I’m getting a lot of e-mails from people who say they’re confused by the media reporting on the latest ruling in my case, and I was going to wait to comment on it if I got a phone call. We haven’t gotten any phone calls about that, so let me use the e-mails as the peg, if you will, around which to try to explain this to you.
It is not nearly as complicated as the reporting has made this out to be. You have to understand, as I have learned, my case is a story just like Iraq is a story and just like anything else is a story, and for the media — particularly the local media here in south Florida — there is an action line, and that action line is: Anything bad for me moves the story forward. Anything that happens favorable to me is not considered news because it doesn’t move the story forward or it doesn’t move the action line.
The action line is that I’m wrong; they’re right, and anything that they twist and turn to fit that template, they will do. Now, on Monday, Judge Crow ruled in a way sort of split the baby. The subject that was being argued in court was that prosecutors went in, and they wanted the judge essentially to let them talk to my doctors.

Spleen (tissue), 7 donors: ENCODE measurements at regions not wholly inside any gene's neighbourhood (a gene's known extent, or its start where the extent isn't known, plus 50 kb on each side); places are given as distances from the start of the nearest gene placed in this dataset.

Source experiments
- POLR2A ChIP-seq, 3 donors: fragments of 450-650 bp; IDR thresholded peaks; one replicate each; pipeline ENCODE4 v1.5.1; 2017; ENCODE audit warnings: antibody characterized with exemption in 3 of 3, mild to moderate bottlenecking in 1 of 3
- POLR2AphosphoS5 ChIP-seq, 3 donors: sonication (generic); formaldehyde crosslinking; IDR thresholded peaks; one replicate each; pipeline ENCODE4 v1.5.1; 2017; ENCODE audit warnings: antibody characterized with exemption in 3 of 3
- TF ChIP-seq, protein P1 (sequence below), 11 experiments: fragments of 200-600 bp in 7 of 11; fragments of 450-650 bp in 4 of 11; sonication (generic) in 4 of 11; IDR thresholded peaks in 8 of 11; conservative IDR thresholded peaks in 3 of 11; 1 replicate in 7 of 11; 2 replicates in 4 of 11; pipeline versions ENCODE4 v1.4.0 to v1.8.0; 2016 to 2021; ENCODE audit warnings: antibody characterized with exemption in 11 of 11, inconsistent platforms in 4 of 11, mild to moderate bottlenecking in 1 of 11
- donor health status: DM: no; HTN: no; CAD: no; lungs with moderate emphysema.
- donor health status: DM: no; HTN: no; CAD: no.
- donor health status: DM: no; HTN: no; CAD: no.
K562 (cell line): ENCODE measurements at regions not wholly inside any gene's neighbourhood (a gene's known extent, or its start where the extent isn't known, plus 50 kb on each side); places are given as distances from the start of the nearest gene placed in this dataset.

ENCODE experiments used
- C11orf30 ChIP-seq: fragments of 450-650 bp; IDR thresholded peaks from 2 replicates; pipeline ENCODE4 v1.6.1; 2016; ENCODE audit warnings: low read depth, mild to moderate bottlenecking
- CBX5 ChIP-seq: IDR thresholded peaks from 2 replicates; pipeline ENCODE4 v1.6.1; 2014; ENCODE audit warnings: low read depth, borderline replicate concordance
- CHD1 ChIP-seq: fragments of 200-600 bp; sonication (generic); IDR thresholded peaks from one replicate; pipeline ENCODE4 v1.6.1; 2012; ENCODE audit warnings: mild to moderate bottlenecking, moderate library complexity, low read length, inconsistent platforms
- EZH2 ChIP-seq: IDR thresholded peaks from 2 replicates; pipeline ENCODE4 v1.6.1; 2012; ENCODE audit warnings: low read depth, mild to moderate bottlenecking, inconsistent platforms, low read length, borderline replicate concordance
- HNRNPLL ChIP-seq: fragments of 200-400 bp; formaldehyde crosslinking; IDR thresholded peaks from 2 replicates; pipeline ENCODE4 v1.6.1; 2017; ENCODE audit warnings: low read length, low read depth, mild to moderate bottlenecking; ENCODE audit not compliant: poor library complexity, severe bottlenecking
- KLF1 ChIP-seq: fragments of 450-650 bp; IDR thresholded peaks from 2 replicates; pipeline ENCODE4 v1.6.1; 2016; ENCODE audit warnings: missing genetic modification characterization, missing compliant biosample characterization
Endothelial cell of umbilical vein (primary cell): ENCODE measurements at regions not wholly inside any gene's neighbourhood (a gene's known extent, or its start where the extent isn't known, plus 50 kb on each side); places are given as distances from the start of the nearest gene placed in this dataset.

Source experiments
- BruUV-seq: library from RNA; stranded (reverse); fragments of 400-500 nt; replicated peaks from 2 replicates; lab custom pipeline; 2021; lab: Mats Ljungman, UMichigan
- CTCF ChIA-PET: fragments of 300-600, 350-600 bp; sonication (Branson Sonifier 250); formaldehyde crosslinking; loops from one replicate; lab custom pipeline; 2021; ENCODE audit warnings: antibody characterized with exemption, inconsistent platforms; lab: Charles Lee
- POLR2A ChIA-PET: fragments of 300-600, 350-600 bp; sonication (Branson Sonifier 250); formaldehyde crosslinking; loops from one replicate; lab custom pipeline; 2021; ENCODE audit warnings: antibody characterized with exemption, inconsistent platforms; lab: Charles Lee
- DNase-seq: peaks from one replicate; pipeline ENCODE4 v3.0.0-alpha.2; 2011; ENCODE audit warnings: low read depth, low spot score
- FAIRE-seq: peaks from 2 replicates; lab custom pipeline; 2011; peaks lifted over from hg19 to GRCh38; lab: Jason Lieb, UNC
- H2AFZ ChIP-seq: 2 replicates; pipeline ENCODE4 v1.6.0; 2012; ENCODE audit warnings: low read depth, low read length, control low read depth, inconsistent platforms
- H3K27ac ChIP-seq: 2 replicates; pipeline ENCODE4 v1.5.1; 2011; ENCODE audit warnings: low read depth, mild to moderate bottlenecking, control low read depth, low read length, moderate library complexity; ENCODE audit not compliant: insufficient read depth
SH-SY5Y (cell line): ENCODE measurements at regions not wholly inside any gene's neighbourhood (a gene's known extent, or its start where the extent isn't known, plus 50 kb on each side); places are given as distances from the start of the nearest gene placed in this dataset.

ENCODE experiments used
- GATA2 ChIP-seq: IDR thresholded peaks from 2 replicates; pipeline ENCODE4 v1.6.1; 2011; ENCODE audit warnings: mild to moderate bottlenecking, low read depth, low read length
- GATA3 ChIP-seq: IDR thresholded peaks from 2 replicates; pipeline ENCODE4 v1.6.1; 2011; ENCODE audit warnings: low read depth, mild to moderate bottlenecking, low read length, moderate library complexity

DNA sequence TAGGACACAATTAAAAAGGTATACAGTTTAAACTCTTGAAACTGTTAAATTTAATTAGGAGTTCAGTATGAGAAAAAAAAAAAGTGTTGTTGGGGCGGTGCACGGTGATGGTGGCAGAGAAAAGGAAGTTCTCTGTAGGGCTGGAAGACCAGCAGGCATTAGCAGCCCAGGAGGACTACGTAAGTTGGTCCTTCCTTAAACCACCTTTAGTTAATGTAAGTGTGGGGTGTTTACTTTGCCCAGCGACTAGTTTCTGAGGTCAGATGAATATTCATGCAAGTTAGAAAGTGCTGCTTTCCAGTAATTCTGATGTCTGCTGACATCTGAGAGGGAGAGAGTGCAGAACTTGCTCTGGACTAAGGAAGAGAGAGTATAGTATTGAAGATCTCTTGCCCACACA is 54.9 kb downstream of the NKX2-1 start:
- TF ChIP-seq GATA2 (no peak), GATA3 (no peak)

Now, this is after two years of claiming that they needed my medical records. Remember two years ago they’re out there saying that they already had evidence of ten counts of felony doctor shopping. They already had that. They leaked that to the media. It was all over the place. Everybody assumes that they’ve got that; it’s looking really bad.
Then they demanded to see the medical records and they said, during the appeals process, until they saw the records they wouldn’t know what, if anything, to charge. Well, what about those ten felonies they already had? Well, they didn’t have anything because there aren’t any. So the appeals process goes on and on and on.
They finally get the records. They get the records within the dates of the search warrants, and there’s nothing in those records to show doctor shopping. So they go back to court, say: We need to talk to Limbaugh’s doctors.
Well, there’s a problem. Florida statute says there is confidentiality between a doctor and a patient. It’s called the doctor-patient privilege. It’s like any other privilege that exists, lawyer-client, what have you — and the prosecutors went in and they basically said to the judge: Judge, look, this is silly. We’re investigating a serious crime here, and we can’t talk to the doctors. We don’t have any element of one crime. We don’t have the elements of one crime here ’til we talk to the doctors.